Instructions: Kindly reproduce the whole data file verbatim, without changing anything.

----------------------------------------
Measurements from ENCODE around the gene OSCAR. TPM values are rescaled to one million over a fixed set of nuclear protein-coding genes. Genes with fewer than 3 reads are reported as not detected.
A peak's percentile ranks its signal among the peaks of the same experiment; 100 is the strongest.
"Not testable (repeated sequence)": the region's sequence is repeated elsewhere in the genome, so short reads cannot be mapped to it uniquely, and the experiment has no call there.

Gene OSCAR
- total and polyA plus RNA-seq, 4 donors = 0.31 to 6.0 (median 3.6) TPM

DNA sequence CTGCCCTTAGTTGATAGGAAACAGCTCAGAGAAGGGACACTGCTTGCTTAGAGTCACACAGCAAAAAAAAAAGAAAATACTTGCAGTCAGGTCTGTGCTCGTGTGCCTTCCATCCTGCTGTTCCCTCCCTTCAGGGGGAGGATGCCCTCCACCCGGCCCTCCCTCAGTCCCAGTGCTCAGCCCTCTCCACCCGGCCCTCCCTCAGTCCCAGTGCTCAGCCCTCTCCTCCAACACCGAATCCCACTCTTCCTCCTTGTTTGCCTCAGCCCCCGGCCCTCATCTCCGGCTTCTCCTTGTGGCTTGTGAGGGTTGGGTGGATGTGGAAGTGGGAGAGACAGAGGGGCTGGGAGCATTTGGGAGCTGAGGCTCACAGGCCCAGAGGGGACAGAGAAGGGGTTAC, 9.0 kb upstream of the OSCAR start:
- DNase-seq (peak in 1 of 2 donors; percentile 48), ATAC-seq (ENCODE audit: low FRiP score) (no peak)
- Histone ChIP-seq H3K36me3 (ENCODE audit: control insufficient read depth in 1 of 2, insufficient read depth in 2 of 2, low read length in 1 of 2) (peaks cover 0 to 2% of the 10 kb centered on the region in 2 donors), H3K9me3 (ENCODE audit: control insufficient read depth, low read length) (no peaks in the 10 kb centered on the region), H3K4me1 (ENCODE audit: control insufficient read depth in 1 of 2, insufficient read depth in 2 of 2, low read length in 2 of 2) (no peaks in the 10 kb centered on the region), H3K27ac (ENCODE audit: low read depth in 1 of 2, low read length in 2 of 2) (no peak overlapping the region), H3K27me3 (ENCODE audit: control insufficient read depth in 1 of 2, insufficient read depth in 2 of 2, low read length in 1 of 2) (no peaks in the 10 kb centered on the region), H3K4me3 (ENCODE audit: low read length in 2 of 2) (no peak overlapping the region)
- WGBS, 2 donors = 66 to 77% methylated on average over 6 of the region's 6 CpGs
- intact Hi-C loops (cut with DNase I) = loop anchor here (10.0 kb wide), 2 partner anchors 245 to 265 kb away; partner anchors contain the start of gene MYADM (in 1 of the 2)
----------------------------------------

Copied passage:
Measurements from ENCODE around the gene OSCAR. TPM values are rescaled to one million over a fixed set of nuclear protein-coding genes. Genes with fewer than 3 reads are reported as not detected.
A peak's percentile ranks its signal among the peaks of the same experiment; 100 is the strongest.
"Not testable (repeated sequence)": the region's sequence is repeated elsewhere in the genome, so short reads cannot be mapped to it uniquely, and the experiment has no call there.

Gene OSCAR
- total and polyA plus RNA-seq, 4 donors = 0.31 to 6.0 (median 3.6) TPM

DNA sequence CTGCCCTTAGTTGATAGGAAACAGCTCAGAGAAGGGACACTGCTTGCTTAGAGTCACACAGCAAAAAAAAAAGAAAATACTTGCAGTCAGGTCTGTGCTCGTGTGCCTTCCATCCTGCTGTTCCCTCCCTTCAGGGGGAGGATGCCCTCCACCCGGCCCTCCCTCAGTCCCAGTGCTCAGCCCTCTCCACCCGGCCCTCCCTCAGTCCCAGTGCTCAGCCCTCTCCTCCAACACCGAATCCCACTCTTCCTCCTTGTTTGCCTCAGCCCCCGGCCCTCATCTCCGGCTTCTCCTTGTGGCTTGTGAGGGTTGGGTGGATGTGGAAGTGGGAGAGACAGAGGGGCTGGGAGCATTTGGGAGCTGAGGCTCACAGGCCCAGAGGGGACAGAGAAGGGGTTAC, 9.0 kb upstream of the OSCAR start:
- DNase-seq (peak in 1 of 2 donors; percentile 48), ATAC-seq (ENCODE audit: low FRiP score) (no peak)
- Histone ChIP-seq H3K36me3 (ENCODE audit: control insufficient read depth in 1 of 2, insufficient read depth in 2 of 2, low read length in 1 of 2) (peaks cover 0 to 2% of the 10 kb centered on the region in 2 donors), H3K9me3 (ENCODE audit: control insufficient read depth, low read length) (no peaks in the 10 kb centered on the region), H3K4me1 (ENCODE audit: control insufficient read depth in 1 of 2, insufficient read depth in 2 of 2, low read length in 2 of 2) (no peaks in the 10 kb centered on the region), H3K27ac (ENCODE audit: low read depth in 1 of 2, low read length in 2 of 2) (no peak overlapping the region), H3K27me3 (ENCODE audit: control insufficient read depth in 1 of 2, insufficient read depth in 2 of 2, low read length in 1 of 2) (no peaks in the 10 kb centered on the region), H3K4me3 (ENCODE audit: low read length in 2 of 2) (no peak overlapping the region)
- WGBS, 2 donors = 66 to 77% methylated on average over 6 of the region's 6 CpGs
- intact Hi-C loops (cut with DNase I) = loop anchor here (10.0 kb wide), 2 partner anchors 245 to 265 kb away; partner anchors contain the start of gene MYADM (in 1 of the 2)